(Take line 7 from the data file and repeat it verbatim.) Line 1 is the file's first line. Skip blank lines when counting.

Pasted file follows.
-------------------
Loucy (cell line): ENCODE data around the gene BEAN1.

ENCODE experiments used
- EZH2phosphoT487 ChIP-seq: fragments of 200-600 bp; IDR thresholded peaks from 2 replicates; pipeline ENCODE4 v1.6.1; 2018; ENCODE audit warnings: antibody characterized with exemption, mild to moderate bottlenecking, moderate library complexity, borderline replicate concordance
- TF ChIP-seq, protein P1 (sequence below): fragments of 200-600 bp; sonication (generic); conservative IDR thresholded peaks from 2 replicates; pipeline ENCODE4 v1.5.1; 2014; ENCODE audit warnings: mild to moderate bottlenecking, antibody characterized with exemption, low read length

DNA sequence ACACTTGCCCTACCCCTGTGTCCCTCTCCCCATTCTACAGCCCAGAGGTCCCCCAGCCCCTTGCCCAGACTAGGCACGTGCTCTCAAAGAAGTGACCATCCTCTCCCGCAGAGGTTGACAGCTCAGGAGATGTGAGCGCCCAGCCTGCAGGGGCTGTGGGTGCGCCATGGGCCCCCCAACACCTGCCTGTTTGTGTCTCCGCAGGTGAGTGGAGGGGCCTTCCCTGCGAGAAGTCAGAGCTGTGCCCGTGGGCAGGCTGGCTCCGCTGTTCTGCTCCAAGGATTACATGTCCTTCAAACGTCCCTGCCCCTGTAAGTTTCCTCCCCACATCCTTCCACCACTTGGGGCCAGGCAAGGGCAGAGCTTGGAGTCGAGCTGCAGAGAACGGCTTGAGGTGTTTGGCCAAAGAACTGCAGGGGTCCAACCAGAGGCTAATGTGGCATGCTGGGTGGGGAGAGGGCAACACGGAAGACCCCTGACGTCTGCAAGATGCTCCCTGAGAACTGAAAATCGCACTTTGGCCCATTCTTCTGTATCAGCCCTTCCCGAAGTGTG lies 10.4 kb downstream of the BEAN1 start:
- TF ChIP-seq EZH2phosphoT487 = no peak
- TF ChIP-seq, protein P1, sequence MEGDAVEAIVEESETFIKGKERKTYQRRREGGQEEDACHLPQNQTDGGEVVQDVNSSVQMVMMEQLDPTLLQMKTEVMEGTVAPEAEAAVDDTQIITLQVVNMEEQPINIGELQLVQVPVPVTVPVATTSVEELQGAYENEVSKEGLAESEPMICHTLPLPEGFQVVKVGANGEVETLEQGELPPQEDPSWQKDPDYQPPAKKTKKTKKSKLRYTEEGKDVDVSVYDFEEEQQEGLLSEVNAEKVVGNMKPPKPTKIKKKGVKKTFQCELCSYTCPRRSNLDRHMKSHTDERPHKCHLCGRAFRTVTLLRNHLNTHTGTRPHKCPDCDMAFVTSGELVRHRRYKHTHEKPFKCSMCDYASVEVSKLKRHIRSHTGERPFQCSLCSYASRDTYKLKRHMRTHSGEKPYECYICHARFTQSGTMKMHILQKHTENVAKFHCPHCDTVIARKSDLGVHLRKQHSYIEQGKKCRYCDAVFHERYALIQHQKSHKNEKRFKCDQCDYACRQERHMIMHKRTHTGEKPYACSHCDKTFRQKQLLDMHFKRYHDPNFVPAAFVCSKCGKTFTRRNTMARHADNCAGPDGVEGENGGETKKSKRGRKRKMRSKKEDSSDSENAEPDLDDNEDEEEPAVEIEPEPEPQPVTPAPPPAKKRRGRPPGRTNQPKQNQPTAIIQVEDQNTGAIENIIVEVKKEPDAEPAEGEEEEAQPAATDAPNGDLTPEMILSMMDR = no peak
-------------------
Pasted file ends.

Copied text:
- TF ChIP-seq, protein P1, sequence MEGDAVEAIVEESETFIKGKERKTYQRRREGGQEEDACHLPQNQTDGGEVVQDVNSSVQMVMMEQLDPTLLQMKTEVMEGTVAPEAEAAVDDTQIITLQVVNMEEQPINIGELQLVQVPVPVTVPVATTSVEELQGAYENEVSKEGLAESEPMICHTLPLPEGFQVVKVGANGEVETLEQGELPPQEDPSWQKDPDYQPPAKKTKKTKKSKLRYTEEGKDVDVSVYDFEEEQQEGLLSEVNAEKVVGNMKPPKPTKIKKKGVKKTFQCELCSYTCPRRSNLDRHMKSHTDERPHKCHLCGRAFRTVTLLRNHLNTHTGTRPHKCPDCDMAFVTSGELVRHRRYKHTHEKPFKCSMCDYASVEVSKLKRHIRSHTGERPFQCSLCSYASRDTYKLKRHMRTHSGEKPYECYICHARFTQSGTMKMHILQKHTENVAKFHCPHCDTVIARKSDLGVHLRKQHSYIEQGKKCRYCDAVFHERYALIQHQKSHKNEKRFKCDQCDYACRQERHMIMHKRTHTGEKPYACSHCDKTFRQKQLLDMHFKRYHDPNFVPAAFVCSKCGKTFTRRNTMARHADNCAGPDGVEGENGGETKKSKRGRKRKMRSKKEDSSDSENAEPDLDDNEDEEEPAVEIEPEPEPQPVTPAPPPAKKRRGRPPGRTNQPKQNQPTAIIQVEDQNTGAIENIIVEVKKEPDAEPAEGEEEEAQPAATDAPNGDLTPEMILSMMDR = no peak